RGX-202 is a small molecule compound that suppresses gastrointestinal cancer progression by inhibiting a novel cancer metabolism pathway involved in supplying energy to cancer cells. Pre-clinical research shows the compound is active as a monotherapy and in combination with chemotherapy considered to be the standard of care. Rgenix expects to launch a Phase 1 trial of RGX-202 in 2018.
Rgenix was advised by Jefferies LLC in this Series C financing.
Rgenix, Inc., is a privately-held clinical-stage biopharmaceutical company focused on the discovery and development of novel cancer drugs that target key pathways in cancer progression. The company is pursuing several first-in-class drug candidates to treat cancers of high unmet need. Rgenix identifies novel cancer targets using a microRNA based target discovery platform originally developed by Rgenix’s scientific co-founders at The Rockefeller University and now exclusively licensed to Rgenix. The company brings together distinguished scientific founders, a seasoned Board, and a leadership team comprised of experienced drug developers. The company is funded by leading biotechnology investors, including Novo Holdings A/S, Sofinnova Partners, Lepu Holdings Limited, Oceanpine Capital, WuXi PharmaTech Healthcare Fund I, LP, Alexandria Venture Investments,LLC, and the Partnership Fund for New York City. For more information, please visit www.rgenix.com.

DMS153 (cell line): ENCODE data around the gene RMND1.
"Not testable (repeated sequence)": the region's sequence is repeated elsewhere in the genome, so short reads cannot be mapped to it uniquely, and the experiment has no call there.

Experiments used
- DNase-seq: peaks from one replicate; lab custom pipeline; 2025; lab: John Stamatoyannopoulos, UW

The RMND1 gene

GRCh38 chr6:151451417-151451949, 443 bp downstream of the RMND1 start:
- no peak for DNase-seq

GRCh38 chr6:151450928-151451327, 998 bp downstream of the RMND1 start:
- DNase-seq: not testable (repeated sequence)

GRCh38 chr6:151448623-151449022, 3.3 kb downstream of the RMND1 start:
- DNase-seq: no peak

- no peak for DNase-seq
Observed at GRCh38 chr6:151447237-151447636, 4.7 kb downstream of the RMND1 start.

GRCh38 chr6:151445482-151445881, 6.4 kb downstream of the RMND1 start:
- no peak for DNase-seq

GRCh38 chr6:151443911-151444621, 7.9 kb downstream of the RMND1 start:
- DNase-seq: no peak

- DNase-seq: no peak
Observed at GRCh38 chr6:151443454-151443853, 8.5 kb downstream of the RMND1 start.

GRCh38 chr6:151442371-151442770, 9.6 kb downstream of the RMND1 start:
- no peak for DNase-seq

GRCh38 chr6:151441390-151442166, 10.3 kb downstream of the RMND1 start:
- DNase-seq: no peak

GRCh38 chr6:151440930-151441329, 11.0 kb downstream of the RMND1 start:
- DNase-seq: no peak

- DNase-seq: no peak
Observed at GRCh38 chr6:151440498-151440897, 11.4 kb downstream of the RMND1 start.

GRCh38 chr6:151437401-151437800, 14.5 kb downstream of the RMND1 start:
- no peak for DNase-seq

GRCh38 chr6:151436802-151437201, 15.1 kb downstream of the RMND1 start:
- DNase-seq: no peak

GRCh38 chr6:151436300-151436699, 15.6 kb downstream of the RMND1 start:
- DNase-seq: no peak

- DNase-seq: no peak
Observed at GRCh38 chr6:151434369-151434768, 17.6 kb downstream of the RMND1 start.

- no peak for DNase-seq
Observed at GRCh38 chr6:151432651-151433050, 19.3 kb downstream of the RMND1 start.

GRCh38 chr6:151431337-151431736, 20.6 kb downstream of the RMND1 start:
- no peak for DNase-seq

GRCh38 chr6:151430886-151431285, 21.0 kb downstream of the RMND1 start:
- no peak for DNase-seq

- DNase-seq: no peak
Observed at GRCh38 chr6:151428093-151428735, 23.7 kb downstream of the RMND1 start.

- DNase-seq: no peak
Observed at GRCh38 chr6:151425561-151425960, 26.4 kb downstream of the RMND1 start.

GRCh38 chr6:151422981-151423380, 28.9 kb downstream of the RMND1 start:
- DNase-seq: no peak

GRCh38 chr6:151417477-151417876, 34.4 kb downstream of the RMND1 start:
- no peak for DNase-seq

Marion Janic, 212-223-4017
TARA Biosystems’ Groundbreaking Biowire™ II Heart-on-a-Chip Platform Earns Acclaim from Frost & Sullivan
The platform is set to revolutionize drug discovery and development and ultimately enable safer and more effective therapies for patients
SANTA CLARA, Calif., Sept. 25, 2018 /PRNewswire/ — Based on its recent analysis of the North American heart-on-a-chip market, Frost & Sullivan recognizes TARA Biosystems with the 2018 North American Technology Innovation Award for its trailblazing Biowire™ II heart-on-a-chip platform. This solution produces mature, engineered, human cardiac tissues and demonstrates promise as a valuable predictive tool for cardiac drug discovery and development. It can potentially advance precision care using patient-derived, induced pluripotent stem cells (iPSCs)-generated cardiomyocyte cell lines to identify a patient’s specific treatment needs.